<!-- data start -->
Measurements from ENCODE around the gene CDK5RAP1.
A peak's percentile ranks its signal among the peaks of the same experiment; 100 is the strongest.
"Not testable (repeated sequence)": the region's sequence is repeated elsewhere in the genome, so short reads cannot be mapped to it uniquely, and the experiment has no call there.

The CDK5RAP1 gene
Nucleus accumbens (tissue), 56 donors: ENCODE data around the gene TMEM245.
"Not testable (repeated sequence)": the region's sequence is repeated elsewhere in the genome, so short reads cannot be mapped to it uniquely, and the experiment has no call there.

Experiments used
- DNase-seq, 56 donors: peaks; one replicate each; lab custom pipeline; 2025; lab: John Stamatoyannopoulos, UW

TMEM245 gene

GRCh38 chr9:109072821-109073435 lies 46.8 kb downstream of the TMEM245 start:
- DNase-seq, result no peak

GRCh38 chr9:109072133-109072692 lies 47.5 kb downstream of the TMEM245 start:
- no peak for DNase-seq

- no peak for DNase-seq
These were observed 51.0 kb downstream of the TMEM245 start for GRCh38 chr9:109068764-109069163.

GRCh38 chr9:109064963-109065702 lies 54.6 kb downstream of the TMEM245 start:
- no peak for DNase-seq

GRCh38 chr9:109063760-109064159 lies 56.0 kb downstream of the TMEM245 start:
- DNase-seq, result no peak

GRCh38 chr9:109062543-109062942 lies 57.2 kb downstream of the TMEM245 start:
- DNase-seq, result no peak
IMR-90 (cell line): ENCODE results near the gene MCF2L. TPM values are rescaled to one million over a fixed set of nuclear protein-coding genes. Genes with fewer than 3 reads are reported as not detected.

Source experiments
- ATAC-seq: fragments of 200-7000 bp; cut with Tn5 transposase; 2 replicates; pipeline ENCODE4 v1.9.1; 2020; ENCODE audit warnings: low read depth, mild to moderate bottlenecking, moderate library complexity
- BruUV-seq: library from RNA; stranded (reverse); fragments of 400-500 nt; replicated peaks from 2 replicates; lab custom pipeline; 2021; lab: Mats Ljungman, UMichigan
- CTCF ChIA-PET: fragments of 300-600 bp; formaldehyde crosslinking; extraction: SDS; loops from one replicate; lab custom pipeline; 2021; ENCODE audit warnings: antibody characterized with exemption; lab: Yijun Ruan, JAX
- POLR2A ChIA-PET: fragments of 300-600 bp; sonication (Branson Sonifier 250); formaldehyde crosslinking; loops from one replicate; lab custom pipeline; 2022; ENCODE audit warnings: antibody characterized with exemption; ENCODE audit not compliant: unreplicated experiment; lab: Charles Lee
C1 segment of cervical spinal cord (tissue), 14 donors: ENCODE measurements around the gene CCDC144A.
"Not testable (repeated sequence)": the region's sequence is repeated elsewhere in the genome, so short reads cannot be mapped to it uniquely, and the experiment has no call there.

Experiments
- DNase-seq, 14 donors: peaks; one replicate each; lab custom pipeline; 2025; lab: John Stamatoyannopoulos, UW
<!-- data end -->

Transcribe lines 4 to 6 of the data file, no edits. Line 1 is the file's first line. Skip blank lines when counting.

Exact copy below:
The CDK5RAP1 gene
Nucleus accumbens (tissue), 56 donors: ENCODE data around the gene TMEM245.
"Not testable (repeated sequence)": the region's sequence is repeated elsewhere in the genome, so short reads cannot be mapped to it uniquely, and the experiment has no call there.